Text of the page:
The Liv Brava SLR is the women's specific cyclocross and gravel bike from the Giant ladies only brand. This 'one-bike-does-all' aluminium off-road model is built to be versatile to allow female riders to go anywhere the like and as fast as they like.
The Liv Brava is from appearances, first and foremost a cyclo-cross bike but it's one that Live says can also be taken on gravel adventures. As with other Liv bikes, rather than this being a smaller version of the men's bike, the Brava uses geometry specifically designed for female riders. There's isn't a huge difference though between the Brava and the Giant TCX though, the effective seat angles are steeper and the head angles are slacker on the Brava and reach figure and top tube, for example, have been adjusted to make them similar to the TCX. The XS Brava does come with a substantially shorter seat tube and narrower bars though and across the Brava range shorter stems are used and shorter cranks too on the larger sizes.
With a 530mm top tube, a 135mm head tube, a 70.5 degree headangle, a 374mm reach the bike isn't too far off the geometry of Giant's Adventure bike the Revolt, it'll be interesting to see how these small geometry adjustments affect the bike and its suitability as a gravel bike. Rachael also has an alloy Revolt 1 in for test and comparison, albeit it in a different spec and using a different grade of alloy to this Brava.
We know CX isn't really our bag here on off-road.cc (we usually leave that kind of thing up to our mates at road.cc) but with the more adventure orientate 2019 Liv Invite still awaiting its 2020 update we thought we'd give the 2020 Brava a spin. We test plenty of bikes that claim to be versatile in terms of gravel and road riding, this one claims to be equally versatile in the CX and gravel fields.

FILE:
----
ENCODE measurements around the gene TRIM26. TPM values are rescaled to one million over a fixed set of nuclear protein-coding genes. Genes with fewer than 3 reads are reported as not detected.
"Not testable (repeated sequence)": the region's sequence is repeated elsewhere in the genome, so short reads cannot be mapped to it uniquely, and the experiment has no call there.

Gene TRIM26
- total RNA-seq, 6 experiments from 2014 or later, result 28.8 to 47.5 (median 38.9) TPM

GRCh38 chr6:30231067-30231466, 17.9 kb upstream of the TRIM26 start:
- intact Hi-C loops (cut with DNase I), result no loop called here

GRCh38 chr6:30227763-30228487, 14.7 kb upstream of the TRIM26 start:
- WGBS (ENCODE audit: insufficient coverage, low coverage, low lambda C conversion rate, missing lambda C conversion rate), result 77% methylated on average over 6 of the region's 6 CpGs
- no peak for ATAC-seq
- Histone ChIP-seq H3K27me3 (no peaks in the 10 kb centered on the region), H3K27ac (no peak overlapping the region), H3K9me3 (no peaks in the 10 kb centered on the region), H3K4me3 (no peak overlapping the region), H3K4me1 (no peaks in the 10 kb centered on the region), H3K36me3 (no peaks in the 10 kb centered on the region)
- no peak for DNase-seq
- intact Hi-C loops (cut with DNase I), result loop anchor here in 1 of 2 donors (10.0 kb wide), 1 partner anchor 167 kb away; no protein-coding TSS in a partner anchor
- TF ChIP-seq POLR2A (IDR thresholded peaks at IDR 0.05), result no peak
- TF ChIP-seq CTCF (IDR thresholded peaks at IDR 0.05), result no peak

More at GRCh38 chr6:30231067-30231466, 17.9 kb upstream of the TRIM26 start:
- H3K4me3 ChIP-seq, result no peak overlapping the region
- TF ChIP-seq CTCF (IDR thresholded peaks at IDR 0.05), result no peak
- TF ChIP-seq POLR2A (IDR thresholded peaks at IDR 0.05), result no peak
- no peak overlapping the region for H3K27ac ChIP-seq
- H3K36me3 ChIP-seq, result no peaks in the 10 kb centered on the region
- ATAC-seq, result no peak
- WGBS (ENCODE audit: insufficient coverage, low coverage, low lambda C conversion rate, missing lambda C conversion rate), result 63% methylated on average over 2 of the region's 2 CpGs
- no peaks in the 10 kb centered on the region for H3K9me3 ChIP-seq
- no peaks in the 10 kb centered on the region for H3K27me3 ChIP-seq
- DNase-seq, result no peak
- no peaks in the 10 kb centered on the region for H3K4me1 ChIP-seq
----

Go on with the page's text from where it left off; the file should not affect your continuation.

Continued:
The Brava SLR costs £1,799 at full retail, for that you get an alloy frame with a full carbon fork with an Overdrive 2 steerer tube. This means the bike uses Giant's oversized headset bearings (1 1/2” lower, 1 1/4” upper) which they say "provide supreme steering stiffness". The alloy used is ALUXX SLR-Grade 6011 to give higher strength to weight ratio than other bikes in the brand's range that use different grades of alloy. Liv says "state-of-the-art microscopic grain manipulation and advanced butting allows for 20 percent thinner and lighter tube shapes than ALUXX SL framesets", for examples sale.
Elsewhere the frame gets thru-axles front and rear, a threaded bottom bracket, internal cable routing through the down tube and the chainstays, mounts for mudguards near the axle and a neat little chain guide atop the chainring. There also looks to be a little more room for wider tyres if something more voluminous takes your fancy.
The groupset uses SRAM Apex 1 kit giving a 1x drivetrain with an 11-42 cassette and 40T chainring. With SRAM Apex you get hydraulic brakes too, this bike has 160mm discs front and rear.
The bike rolls on Giant's own brand P-X2 700c wheels, fitted with Maxxis All-Terrene 33c tyres which looks super knobbly, although not that wide. If anything about this bike screams muddy cyclo-cross race its these tyres, the pronounced tread looks like it'd grip in some abysmal conditions whilst perhaps not giving the wide tyre comfort we've become accustomed too on today's gravel bikes.
In the cockpit there is mostly Giant branded parts, 380mm wide bars on this size small bike, a 80mm stem and Giant's D-Fuse seat post. The 'D' shaped composite seatpost is designed to give more compliance and smooth out the ride.
We will get back to you soon with a full review of the Liv Brava SLR and be following this shortly with a 'Best of Guide' to the best women's gravel bikes you can buy.
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